Kate Beaton on the Grueling Task of Writing a Picture Book and Her New Memoir
In Conversation with Christopher Hermelin on So Many Damn Books
Legendary comic artist and writer Kate Beaton drops into the Damn Library and talks about her monumental achievement — her new memoir, Ducks: Two Years in the Oil Fields, and all that comes with it, including excavating memories, showing her parents a painful past, and how comics can be a type of memory palace. Plus, she brings along Michelle Paver’s Dark Matter, and they both talk about how they get spooked and how dogs are great.
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What’d you buy?
Kate: The Good Asian Vols 1&2 by Pornsak Pichetshote, art by Alexandre Tefenkgi, Cycle of the Werewolf by Stephen King, Parker by Richard Stark, Love Everlasting by Tom King, art by Elsa Charretier, Do a Powerbomb by Daniel Warren Johnson, Always Never by Jordi Lafebra, art by Clémence Sapin, Jordi Lafebre, Shades of Fear edited by Ashanti Fortson and Allison O’Toole, The Silver Coin by Chip Zdarsky, Kelly Thompson, Ed Brisson, Jeff Lemire, art by Michael Walsh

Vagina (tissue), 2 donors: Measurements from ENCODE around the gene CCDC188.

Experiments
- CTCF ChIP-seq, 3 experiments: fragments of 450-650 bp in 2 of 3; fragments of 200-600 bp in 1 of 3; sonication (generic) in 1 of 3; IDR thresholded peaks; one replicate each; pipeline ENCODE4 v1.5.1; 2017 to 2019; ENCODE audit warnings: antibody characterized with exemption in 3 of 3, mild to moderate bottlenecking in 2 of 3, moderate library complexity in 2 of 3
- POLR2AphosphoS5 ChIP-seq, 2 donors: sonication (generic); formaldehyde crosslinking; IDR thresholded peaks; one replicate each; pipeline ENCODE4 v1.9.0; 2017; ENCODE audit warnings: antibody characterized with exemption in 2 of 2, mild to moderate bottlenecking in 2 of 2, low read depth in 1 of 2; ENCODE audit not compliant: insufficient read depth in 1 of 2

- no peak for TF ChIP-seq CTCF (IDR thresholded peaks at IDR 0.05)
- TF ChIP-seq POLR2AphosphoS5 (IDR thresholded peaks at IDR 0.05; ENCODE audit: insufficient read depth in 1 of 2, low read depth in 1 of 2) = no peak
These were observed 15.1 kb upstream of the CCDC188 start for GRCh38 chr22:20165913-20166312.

Christopher: Case Study by Graeme Macrae Burnet, Singer Distance by Ethan Chatagnier
Hark! A Vagrant by Kate Beaton, Christmas Comics, Great Gatsby Comics by Kate Beaton, Dark Matter by Michelle Paver, Thin Air by Michelle Paver, Dracula by Bram Stoker, Cast Away (dir. Robert Zemeckis), The Secret History by Donna Tartt
Kate: The Third Person by Emma Grove
Christopher: If We Were Villains by M.L. Rio
From the episode:
Christopher Hermelin: My first encounter with your work was The Great Gatsby Comics, and I still love those, they still make me laugh. But comics, of course, need jokes and they need a structure for jokes to hang upon, but with a memoir you have complete freedom. Did you miss limitations? How did the freedom of the page feel?